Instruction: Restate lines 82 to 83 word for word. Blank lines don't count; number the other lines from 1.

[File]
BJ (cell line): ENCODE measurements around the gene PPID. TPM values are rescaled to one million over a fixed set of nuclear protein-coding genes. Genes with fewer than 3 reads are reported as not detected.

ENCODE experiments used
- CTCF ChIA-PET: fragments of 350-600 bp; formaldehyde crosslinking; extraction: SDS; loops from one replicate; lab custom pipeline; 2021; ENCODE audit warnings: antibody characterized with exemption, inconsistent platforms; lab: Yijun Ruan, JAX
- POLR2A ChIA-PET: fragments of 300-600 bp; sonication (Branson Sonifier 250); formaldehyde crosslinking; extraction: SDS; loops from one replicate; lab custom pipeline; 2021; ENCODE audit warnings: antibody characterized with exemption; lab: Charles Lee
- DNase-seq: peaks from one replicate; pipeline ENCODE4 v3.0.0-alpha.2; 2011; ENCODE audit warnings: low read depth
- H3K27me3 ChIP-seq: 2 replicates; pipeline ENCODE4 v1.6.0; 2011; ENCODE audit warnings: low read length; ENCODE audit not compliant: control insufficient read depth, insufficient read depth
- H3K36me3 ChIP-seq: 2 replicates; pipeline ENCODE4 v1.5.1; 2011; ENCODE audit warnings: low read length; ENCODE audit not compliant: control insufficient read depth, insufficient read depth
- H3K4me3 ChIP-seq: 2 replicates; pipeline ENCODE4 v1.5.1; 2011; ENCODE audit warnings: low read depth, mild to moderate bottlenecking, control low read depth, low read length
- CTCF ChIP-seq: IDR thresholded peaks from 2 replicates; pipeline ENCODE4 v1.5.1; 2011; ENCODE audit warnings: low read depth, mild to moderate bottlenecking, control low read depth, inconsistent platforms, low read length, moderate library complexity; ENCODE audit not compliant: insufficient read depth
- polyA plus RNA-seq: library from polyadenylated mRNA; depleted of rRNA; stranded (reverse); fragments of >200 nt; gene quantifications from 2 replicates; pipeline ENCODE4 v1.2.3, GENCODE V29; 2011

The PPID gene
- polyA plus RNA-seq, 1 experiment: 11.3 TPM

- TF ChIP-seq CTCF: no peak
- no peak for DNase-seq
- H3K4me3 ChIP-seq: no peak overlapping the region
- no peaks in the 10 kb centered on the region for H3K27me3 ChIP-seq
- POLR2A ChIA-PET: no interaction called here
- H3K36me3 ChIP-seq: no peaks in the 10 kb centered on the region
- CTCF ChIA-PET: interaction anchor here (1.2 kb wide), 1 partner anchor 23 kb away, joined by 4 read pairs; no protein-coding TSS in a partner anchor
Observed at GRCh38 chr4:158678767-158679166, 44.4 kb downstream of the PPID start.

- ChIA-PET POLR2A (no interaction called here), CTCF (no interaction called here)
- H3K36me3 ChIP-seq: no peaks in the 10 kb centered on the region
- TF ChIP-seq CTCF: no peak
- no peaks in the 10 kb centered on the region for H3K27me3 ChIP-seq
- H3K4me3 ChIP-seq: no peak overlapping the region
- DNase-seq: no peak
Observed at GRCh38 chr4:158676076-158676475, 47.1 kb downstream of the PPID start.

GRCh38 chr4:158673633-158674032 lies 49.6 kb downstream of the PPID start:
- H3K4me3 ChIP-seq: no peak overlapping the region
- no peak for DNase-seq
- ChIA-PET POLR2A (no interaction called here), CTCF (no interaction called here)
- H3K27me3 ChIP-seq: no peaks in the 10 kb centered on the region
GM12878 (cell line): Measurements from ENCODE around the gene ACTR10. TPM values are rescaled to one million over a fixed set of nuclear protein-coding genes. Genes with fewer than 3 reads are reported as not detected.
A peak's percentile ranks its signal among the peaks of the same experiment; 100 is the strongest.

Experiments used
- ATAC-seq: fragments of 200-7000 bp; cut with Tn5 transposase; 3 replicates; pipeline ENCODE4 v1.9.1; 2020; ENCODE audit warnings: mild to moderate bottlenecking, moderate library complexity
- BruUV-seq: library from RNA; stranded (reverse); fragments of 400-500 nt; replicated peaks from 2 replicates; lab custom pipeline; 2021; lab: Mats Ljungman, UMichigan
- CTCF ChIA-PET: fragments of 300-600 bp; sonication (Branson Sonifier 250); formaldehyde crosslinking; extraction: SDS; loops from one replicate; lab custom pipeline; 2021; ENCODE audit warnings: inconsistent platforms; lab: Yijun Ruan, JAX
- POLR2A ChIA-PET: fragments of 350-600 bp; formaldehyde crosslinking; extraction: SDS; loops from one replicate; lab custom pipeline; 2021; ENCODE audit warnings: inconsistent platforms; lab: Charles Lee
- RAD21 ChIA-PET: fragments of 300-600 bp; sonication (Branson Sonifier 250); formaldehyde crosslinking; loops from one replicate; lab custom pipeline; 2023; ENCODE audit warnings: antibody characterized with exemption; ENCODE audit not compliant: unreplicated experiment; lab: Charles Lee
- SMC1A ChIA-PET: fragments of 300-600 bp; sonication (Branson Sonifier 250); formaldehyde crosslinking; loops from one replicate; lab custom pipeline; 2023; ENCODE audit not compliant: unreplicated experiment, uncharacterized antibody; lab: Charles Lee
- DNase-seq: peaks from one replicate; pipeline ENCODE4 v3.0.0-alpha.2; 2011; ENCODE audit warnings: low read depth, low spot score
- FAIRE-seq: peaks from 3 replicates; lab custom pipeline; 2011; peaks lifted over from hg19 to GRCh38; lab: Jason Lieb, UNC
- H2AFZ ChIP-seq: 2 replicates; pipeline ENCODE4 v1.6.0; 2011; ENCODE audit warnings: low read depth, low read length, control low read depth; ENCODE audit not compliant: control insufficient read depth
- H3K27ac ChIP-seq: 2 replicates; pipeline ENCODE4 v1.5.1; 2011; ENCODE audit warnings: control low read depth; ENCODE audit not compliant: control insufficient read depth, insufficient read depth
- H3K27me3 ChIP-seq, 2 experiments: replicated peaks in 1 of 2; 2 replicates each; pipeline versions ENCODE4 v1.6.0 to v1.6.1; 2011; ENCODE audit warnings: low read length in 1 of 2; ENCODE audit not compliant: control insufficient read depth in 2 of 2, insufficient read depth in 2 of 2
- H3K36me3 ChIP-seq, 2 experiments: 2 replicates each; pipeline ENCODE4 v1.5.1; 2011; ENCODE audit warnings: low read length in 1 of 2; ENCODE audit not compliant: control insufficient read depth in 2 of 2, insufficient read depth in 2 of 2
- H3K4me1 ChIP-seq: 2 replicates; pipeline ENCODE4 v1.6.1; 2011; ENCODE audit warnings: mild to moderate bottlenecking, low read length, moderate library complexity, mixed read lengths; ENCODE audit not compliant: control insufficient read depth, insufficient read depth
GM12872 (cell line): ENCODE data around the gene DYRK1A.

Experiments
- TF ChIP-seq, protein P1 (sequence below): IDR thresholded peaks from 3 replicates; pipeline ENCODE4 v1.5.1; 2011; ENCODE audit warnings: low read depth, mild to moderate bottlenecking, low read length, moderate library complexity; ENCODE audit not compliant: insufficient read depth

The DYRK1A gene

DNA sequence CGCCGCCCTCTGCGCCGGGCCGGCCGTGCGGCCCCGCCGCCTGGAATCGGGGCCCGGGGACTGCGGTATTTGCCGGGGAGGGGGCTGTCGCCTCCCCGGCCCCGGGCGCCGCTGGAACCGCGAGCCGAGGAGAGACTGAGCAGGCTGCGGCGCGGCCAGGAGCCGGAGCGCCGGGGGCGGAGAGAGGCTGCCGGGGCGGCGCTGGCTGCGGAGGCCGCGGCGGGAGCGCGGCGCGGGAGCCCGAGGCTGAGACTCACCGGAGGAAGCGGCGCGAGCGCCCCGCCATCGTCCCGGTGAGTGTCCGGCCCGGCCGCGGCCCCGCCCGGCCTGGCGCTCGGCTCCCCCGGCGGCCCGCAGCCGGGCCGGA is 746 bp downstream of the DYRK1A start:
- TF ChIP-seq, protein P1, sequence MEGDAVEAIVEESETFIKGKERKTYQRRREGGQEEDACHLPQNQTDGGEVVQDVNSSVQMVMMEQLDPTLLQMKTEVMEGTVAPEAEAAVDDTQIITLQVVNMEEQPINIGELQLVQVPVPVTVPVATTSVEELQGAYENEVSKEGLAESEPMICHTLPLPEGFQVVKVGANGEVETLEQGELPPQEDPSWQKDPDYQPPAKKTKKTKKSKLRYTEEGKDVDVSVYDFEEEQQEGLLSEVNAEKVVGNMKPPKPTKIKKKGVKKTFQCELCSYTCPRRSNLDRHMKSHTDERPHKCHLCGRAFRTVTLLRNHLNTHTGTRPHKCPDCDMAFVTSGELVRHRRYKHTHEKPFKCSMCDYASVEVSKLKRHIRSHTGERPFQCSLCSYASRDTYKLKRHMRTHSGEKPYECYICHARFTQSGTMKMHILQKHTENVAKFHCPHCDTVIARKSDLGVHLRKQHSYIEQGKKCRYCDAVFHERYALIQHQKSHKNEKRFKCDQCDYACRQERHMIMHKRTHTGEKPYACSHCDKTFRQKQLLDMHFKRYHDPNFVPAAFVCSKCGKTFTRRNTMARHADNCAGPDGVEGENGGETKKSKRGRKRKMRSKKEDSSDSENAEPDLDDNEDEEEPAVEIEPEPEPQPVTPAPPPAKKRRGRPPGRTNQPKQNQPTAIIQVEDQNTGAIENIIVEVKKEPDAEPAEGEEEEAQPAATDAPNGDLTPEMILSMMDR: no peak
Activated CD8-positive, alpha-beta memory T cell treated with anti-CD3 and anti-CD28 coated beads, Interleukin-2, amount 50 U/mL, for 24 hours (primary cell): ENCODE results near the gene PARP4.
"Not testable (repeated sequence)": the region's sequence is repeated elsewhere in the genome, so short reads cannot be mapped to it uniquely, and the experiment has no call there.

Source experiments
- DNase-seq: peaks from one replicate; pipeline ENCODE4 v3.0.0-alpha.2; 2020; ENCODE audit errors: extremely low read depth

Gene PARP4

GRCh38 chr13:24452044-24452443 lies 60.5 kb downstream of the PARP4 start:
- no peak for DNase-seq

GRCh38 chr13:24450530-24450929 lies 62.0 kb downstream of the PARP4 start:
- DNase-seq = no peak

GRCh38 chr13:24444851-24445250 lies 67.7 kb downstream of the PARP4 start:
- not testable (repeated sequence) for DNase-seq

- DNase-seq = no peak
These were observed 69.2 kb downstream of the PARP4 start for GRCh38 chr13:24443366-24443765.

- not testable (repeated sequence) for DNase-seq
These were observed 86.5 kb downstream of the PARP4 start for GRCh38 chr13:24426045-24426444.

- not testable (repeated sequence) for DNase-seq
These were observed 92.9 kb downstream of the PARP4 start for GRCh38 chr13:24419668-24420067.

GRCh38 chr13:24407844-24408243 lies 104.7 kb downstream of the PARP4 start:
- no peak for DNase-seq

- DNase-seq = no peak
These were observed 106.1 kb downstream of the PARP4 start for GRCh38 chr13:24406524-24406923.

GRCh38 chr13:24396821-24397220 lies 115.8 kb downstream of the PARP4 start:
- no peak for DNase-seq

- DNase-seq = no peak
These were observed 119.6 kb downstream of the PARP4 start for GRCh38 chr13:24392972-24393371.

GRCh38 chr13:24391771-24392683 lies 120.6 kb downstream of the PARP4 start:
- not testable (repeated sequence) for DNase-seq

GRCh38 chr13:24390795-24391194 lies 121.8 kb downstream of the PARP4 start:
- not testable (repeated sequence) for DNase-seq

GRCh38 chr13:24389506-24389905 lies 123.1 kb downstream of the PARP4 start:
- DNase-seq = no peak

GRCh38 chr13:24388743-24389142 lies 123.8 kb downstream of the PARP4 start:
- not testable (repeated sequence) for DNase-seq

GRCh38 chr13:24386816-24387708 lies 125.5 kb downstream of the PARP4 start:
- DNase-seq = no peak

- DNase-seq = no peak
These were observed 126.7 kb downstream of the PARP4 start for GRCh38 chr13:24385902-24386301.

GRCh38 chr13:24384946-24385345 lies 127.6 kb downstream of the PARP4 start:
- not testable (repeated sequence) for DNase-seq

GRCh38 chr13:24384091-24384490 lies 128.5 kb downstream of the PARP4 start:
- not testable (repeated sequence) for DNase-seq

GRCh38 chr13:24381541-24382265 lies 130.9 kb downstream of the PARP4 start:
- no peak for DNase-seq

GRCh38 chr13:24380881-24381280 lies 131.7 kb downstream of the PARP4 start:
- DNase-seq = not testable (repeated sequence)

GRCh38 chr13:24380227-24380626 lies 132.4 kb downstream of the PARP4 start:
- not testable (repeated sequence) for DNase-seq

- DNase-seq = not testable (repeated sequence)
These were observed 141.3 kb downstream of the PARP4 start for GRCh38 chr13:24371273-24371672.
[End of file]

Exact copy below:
GRCh38 chr13:24390795-24391194 lies 121.8 kb downstream of the PARP4 start:
- not testable (repeated sequence) for DNase-seq